Hoarding disorder is a complex condition that affects people from all backgrounds and walks of life. Avoid making assumptions or stereotypes about people with hoarding disorder and try to understand their condition from their perspective.

It's important to be understanding as well, as clearing out a hoard can be a long and difficult process. It’s important to be patient and understanding of the person’s struggles.

People with hoarding disorder may attach sentimental value to items that others may see as clutter. Avoid criticizing or judging their possessions and try to understand the significance these items have for them.

People with HD have the right to make their own choices about their possessions and living spaces. They may also be resistant to change and may not be ready to accept help. Offer your help but avoid forcing them to make changes. It’s important to respect their autonomy and decision-making, even if you disagree with their choices.

It's essential to recognize and acknowledge the person's accomplishments, no matter how small they may seem. Celebrating successes can help keep the person motivated and provide a sense of accomplishment. This is essential for maintaining the motivation to finish the cleaning process.

Additionally, it's important to be flexible and willing to adjust the plan as needed. Not every approach will work for every person, so it's important to be open-minded and adjust the plan accordingly. By being supportive, flexible, and celebrating successes, you can help someone with a hoarding disorder achieve their cleaning goals and improve their living environment.

A close up of two people holding hands

Other Ways to Help Someone With HD

Once your loved one has set goals and obtained a professional help, if necessary, offer to assist with the decluttering process. This can include sorting through possessions, organizing items, and disposing of unwanted items.

Helping a loved one declutter their home can be a delicate task, and it’s important to approach it with sensitivity and respect for their autonomy. It's important to start by talking to your friend or family member. Ask them if they would like help and if they are willing to start the decluttering process.

With the proper support, dealing with HD can be manageable. Some additional things to take note of are:

Lead by example. Maintain a clean and organized environment and encourage them to do the same. It can help combat some of the mental challenges of the disorder and provide motivation when someone with HD sees their loved one taking care of their space.

While it may be tempting to help the person by cleaning up or getting rid of items for them, this can actually make the problem worse by enabling the behavior and not addressing the underlying issues. Allow your person to take control of the situation and provide the support they need.

Remind your loved one of the progress they have made and encourage them to see the benefits of having a decluttered living environment. They may feel uncomfortable with the changes at first. Make sure to provide that positive feedback to help them become comfortable with their new quality of life.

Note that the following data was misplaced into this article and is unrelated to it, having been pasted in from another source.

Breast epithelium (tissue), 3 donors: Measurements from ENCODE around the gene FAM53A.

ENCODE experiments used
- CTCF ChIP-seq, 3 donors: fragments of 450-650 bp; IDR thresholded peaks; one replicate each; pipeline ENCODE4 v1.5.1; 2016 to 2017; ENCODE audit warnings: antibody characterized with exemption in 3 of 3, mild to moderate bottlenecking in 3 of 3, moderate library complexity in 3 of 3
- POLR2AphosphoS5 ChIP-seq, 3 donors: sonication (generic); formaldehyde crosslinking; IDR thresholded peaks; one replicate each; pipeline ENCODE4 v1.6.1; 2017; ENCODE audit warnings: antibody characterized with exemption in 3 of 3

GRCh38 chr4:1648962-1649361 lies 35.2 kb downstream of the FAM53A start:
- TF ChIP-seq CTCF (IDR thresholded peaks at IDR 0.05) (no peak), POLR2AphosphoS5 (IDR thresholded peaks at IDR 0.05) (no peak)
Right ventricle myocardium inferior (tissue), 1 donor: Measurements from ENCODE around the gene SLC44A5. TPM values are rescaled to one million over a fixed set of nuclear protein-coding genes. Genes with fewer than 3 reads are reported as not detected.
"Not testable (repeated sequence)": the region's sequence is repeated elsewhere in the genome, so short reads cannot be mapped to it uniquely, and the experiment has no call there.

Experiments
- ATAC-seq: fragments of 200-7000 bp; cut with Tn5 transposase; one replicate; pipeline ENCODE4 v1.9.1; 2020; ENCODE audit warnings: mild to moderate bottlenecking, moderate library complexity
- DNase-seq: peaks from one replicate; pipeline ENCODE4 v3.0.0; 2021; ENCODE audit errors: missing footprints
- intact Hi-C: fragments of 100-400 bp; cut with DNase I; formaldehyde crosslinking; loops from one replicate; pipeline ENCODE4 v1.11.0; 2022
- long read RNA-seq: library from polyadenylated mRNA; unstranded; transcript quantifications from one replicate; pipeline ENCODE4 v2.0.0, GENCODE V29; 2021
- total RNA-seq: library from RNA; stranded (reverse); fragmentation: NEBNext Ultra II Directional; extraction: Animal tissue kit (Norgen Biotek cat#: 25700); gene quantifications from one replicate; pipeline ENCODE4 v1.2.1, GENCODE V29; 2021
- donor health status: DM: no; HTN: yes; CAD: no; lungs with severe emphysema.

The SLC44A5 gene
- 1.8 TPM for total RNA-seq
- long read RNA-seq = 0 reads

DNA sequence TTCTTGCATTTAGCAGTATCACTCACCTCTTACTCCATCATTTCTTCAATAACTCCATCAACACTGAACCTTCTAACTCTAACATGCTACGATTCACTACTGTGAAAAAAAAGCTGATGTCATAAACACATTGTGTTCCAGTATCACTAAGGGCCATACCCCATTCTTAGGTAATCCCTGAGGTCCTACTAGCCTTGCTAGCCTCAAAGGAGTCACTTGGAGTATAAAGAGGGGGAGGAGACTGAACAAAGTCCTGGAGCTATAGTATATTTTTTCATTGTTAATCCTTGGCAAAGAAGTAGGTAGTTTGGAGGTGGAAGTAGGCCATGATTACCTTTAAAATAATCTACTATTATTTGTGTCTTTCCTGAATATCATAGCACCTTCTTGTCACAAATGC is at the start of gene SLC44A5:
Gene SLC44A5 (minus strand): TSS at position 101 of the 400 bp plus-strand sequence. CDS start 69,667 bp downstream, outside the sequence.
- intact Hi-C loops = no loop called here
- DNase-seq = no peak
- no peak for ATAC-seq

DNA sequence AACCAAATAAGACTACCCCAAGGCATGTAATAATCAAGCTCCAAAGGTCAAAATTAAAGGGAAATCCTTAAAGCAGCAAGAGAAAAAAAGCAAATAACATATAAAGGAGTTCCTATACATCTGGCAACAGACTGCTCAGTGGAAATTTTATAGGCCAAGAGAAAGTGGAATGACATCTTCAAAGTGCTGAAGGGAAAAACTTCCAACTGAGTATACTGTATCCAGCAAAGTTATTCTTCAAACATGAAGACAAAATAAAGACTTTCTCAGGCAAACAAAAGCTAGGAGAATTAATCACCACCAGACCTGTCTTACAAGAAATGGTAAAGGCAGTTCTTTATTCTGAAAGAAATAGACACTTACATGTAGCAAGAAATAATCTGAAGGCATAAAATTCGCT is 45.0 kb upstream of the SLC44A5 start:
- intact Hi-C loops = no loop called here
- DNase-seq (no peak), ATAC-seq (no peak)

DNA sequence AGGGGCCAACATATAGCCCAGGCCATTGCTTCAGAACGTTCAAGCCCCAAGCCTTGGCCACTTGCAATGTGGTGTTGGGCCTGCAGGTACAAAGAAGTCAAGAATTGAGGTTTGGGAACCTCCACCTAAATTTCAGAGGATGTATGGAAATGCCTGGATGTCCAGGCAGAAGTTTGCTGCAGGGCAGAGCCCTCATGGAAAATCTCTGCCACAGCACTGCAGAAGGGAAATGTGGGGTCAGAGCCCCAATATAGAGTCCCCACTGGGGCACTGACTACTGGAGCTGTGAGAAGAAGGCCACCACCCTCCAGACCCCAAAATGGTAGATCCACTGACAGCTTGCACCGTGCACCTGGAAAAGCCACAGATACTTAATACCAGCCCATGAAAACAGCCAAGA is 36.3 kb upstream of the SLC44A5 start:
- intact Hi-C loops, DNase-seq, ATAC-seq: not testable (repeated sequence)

How Can I Help My Loved One Maintain Progress?

Hoarding disorder is a chronic condition, so it’s important to continue to support your loved one even after they have made progress in overcoming their disorder. Offer to check in with them regularly and offer encouragement and support as needed.

Preventing hoarding from recurring after a home has been decluttered can be a challenging task, but there are steps that can be taken to avoid it. Here are a few tips on helping someone avoid hoarding again:

Work with your loved one and the professional to create a maintenance plan that includes regular check-ins, cleaning and organizing schedules, and strategies for dealing with new items that come into the home.

Help your loved one identify and address triggers that may lead to hoarding behaviors, such as emotional attachments to possessions, fear of wasting, and difficulty with decision-making.

Hoarding disorder support groups can be a great resource for people who are working to maintain their progress. Help your loved one find and attend support groups in your area. There are several resources, even online ones such as the International OCD Foundation, that provide support for hoarders worldwide.

Encourage your loved one to continue seeking professional help from a mental health professional who specializes in treating hoarding disorder. They can provide guidance and support throughout the process of maintaining their progress.

Overcoming HD Is Difficult, But Possible

Hoarding disorder is a complex condition but can be overcome with the right resources and support. With time and effort, individuals with HD can improve their quality of life. Encourage your loved one to seek professional help and support them in their efforts to declutter their home and maintain their progress.

Please note that this article is not intended to be a substitute for professional advice, diagnosis, or treatment. If you or someone you know is struggling with hoarding disorder, it is important to seek help from a qualified mental health professional.